Planning is an important part of the success of any migration project. Below are some steps you should consider before you begin.
1. Determine how you’re going to test your data in the new environment.
We always recommend loading a sample of your data. The Exporter software will allow you to use a random 200 contact sample or you can select a group that you’ve set up in ACT! By using the group, you can add your most important customers into the group and verify that the new system will work with these contacts.
2. Determine which users will be moving from ACT!
Unlike most cloud based CRMs, ACT! allows you to have inactive users. The users moving should be added to your new CRM for the testing process. The Exporter software will allow you to reassign the inactive users but will keep the Record Manager field which will allow you to trace back the entries made by the inactive users.
3. Plan the business structure.
Most contemporary CRM’s use an Account/Contact and Lead model to categorize the contacts within the database. Historically, ACT! has been contact-centric. While ACT! did provide the ability to use Companies, most people didn’t. If an ACT! contact is not assigned to a Company, the Exporter software will create the Account. Accounts can be created using several criterion, name, name+city, name+state and name+zip. How you create the Accounts will depend on how your sales team works with the Accounts.The Salesforce for Dummies book defines an Account, Contacts and Leads as … “the account record” is supported by other records (contacts, opportunities, cases, activates etc.) that give you a complete view of your customer. “the contact record” is a collection of data that consists of the information on a person you do business with. “the lead” is a person or a company that might be interested in your services.
You can split your ACT! database into Contacts and Leads by using groups and using the Group filter option of the Exporter to first export the Accounts/Contacts and then the Leads. While this two-step process may seem a bit tedious, doing it up-front is far easier than attempting to do it after import.
4. Determine which data fields will be transferred
ACT! has no restrictions on how many user fields you create. Most CRM software packages do have limits. So, you need to set some realistic design limits about which of the ACT! fields will migrate and on which record they will reside. Many ACT! users have fields assigned to contacts that really should be on the Account record. The Exporter software will produce a report labeled Migration Summary. This will show you all your user fields in ACT! and how they have been used. If a field is only used on 1% of your records, it’s unlikely that it will be used more in the future.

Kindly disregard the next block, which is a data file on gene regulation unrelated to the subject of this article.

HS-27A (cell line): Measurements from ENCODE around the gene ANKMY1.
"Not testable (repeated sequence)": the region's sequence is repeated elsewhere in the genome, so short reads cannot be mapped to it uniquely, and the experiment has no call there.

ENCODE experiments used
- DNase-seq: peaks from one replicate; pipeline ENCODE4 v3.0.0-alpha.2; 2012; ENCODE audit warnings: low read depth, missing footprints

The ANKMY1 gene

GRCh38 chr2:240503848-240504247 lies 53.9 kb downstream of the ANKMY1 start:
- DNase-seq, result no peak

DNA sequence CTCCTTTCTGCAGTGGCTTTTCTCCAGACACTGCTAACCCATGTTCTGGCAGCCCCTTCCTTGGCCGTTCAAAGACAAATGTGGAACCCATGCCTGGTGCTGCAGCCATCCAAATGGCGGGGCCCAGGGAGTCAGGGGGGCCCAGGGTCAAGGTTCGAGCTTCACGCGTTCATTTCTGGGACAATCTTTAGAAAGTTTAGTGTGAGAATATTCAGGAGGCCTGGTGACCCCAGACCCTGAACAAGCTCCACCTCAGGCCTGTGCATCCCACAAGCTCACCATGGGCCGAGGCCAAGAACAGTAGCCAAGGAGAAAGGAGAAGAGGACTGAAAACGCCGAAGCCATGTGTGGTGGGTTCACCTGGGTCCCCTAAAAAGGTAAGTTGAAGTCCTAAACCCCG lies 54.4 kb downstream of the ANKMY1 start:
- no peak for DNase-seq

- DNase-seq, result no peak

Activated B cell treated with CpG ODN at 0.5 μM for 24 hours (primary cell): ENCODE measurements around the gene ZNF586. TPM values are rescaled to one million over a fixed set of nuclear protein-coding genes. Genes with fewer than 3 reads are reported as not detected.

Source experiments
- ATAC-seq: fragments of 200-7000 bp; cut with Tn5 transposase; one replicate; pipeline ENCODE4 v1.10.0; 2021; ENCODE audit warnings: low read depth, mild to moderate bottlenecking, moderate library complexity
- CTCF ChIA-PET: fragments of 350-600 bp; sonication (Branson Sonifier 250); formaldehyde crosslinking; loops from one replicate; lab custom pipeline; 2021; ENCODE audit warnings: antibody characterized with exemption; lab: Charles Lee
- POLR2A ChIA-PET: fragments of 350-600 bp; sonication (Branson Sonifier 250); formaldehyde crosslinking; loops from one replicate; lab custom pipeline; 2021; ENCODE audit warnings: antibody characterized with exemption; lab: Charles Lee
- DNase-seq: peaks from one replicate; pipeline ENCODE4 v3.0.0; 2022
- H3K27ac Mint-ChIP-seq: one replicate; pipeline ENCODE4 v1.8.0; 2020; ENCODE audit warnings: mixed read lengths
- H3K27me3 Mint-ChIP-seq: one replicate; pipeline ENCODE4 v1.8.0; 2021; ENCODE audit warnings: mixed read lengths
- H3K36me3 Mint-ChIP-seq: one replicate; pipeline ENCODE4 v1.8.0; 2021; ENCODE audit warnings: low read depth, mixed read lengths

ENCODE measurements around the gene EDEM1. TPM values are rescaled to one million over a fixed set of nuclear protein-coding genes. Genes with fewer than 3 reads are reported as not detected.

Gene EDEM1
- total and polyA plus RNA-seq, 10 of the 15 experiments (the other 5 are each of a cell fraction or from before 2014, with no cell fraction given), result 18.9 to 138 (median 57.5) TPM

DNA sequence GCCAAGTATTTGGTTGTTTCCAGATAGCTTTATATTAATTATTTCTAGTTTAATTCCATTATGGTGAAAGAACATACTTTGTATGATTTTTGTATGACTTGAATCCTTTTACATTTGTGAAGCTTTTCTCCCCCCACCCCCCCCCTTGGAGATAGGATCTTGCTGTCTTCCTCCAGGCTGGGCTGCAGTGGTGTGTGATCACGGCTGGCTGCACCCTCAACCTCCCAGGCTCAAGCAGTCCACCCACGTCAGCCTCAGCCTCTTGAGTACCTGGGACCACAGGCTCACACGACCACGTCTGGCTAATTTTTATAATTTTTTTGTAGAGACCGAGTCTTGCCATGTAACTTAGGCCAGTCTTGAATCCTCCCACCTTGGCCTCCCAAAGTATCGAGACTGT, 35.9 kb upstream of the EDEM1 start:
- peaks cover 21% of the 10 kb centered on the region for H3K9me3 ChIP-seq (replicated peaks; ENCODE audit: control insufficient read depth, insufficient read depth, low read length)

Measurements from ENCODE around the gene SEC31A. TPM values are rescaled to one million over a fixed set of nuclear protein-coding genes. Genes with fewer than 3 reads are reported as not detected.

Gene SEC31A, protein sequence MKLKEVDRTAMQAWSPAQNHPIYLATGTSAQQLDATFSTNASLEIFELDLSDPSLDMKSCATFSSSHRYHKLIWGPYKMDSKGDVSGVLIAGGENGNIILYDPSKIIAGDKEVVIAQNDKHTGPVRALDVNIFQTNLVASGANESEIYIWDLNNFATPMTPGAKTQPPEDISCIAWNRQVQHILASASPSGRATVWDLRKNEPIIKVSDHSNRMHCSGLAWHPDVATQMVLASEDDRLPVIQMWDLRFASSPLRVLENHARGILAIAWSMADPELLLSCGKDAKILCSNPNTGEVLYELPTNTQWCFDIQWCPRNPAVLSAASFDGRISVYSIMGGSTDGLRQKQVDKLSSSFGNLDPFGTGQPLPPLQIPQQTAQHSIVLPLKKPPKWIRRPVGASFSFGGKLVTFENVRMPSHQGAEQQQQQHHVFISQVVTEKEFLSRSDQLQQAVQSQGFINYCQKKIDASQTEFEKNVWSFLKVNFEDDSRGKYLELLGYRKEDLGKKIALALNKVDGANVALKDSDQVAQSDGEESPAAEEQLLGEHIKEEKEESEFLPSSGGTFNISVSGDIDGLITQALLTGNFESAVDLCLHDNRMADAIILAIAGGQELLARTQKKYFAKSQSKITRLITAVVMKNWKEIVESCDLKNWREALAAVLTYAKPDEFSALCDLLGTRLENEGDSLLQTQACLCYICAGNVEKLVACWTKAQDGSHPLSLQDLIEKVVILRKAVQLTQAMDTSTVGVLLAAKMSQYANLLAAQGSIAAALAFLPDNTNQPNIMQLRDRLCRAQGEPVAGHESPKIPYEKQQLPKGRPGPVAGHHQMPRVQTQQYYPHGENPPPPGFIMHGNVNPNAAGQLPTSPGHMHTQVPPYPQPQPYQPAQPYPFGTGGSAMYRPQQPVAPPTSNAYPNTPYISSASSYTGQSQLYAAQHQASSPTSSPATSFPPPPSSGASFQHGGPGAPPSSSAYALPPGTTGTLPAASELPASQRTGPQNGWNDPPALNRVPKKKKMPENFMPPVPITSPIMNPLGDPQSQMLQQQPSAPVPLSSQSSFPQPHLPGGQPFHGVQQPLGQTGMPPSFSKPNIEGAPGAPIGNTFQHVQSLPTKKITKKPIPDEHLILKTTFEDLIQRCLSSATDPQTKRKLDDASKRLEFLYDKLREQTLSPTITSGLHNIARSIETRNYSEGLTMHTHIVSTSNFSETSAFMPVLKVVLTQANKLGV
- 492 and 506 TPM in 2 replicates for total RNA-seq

Since cloud base systems use browsers, you do not have a graphical display and can’t squeeze tons of fields into a small space. So, don’t confuse your users with tons of data. Pick what is pertinent and shed the rest.
5. Limit your historical data.
ACT! seems to be the perfect solution for hoarders. We’ve seen databases where there were several GBs of data dating back to the DOS days of ACT! Is this data really viable? By keeping outdated data around, it clutters the data presented and the users loose the true focus which should be the current stuff.
The Exporter software will allow you to filter out old records for each of the ACT! tables.
You also need to understand how the historical data will be used. Some CRM software limits things like searches. For example, Salesforce will archive data older than 1 year. So if you plan to search this data, you need to make sure you have the archive parameters changed for your database.
6. Load and test the sample.
This is a critical part of the process. It’s imperative that users understand and participate in this test. We’ve seen many cases where the data looked OK the the tech person. But after loading a few GBs of data, a few users simply can’t live with the new solution. Backing out and redoing is a time consuming and costly process that should be definitely avoided. Remember, most users will avoid new things. They’re comfortable using ACT! and trying the new software will slow down their day. So make sure they’ve logged on and used the new stuff. Most cloud-based software will have statistics on that.
7. Get some preliminary training done.
We like to see the training done using the test load. This way users can see their data in the new software. Training at this time can be the basic concepts like how Accounts are defined. Each migrating user should try to complete their normal daily ACT! tasks. Enter a new Lead, schedule a call with an existing customer, generate their favorite report, create a new Opportunity etc.